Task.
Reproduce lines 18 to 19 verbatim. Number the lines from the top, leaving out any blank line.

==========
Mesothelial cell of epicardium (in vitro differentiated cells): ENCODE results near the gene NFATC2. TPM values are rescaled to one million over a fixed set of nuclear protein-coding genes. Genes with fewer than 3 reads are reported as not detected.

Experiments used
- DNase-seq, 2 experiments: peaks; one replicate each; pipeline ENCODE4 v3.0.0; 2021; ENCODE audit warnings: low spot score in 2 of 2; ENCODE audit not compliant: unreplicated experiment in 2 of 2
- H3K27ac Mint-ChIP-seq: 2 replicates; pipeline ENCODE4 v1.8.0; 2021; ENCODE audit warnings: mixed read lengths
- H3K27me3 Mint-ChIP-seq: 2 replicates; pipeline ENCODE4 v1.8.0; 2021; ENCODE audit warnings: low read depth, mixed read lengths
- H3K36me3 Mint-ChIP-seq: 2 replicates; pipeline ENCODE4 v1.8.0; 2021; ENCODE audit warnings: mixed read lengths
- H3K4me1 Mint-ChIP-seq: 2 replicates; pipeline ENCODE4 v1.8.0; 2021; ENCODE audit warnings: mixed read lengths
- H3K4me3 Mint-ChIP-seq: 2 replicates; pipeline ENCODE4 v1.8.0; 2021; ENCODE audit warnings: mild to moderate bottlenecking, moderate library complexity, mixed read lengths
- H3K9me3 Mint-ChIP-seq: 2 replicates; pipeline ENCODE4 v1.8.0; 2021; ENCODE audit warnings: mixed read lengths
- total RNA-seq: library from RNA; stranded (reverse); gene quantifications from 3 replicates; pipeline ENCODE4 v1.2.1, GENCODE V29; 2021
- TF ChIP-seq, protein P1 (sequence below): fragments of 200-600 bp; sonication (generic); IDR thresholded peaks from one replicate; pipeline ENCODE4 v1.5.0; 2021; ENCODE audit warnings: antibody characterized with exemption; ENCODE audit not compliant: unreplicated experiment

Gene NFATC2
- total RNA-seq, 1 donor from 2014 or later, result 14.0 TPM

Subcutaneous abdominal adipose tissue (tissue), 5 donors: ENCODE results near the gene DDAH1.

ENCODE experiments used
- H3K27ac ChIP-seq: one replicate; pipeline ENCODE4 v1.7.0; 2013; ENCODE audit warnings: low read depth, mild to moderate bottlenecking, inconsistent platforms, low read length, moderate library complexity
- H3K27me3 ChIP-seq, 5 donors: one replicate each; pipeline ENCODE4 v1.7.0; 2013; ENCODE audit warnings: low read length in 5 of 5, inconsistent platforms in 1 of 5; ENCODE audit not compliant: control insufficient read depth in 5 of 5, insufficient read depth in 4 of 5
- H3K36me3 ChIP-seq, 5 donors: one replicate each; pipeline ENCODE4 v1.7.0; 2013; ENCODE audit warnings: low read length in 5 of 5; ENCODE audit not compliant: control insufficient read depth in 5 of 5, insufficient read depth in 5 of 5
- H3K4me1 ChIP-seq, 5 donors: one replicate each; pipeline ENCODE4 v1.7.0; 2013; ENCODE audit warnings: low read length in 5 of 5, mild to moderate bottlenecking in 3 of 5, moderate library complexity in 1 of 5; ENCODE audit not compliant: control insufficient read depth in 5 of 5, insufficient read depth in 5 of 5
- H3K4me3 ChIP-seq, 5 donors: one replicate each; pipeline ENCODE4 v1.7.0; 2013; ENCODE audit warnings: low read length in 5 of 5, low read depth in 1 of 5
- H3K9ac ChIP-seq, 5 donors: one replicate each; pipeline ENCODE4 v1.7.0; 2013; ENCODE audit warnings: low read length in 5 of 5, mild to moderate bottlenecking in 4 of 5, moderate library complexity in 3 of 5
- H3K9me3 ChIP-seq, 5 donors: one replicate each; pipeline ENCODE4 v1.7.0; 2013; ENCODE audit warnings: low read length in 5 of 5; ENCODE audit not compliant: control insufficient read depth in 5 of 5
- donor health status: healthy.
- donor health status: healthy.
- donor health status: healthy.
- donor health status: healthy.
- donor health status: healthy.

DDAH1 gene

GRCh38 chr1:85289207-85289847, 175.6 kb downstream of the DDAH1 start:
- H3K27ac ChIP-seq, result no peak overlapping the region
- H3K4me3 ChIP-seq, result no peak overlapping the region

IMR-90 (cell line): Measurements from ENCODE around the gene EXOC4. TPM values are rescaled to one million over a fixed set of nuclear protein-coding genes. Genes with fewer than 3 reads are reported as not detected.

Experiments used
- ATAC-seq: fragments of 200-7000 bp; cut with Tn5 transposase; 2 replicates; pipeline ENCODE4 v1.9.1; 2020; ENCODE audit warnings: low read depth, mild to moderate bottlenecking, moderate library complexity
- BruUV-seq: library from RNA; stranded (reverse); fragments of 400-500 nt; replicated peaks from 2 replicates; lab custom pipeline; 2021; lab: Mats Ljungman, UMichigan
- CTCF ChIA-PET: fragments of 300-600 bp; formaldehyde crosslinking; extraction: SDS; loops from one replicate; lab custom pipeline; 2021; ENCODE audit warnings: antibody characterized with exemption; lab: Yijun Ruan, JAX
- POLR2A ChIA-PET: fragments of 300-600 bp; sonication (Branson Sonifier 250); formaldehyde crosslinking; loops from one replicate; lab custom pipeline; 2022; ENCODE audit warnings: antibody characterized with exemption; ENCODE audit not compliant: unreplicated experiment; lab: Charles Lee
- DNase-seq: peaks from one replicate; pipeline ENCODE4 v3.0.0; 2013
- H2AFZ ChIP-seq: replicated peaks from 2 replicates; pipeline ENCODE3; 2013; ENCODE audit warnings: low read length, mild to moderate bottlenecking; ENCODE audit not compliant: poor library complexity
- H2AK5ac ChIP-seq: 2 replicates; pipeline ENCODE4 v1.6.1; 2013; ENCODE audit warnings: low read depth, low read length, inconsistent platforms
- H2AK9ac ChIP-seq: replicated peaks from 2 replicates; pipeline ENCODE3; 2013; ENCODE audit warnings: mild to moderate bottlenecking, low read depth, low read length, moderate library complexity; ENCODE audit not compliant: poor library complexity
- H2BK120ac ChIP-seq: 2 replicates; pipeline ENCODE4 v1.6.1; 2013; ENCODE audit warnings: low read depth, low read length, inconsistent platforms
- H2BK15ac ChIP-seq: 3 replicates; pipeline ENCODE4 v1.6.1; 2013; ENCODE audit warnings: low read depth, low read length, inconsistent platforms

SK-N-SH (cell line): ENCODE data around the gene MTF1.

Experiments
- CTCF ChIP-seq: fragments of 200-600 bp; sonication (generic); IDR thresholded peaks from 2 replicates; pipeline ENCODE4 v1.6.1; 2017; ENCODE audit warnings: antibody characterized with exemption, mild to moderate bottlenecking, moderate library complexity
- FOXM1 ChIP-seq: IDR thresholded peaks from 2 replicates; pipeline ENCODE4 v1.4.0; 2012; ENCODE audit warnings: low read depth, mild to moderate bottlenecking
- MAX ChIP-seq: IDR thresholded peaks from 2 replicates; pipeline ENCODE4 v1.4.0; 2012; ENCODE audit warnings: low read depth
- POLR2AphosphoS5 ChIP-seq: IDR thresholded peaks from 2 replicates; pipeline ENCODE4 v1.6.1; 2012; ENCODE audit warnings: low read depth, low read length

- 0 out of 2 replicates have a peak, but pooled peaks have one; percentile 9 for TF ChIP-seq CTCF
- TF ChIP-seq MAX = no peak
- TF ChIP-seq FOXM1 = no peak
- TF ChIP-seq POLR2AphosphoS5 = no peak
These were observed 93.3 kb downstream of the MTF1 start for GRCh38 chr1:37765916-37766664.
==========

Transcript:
- H3K36me3 ChIP-seq, 5 donors: one replicate each; pipeline ENCODE4 v1.7.0; 2013; ENCODE audit warnings: low read length in 5 of 5; ENCODE audit not compliant: control insufficient read depth in 5 of 5, insufficient read depth in 5 of 5
- H3K4me1 ChIP-seq, 5 donors: one replicate each; pipeline ENCODE4 v1.7.0; 2013; ENCODE audit warnings: low read length in 5 of 5, mild to moderate bottlenecking in 3 of 5, moderate library complexity in 1 of 5; ENCODE audit not compliant: control insufficient read depth in 5 of 5, insufficient read depth in 5 of 5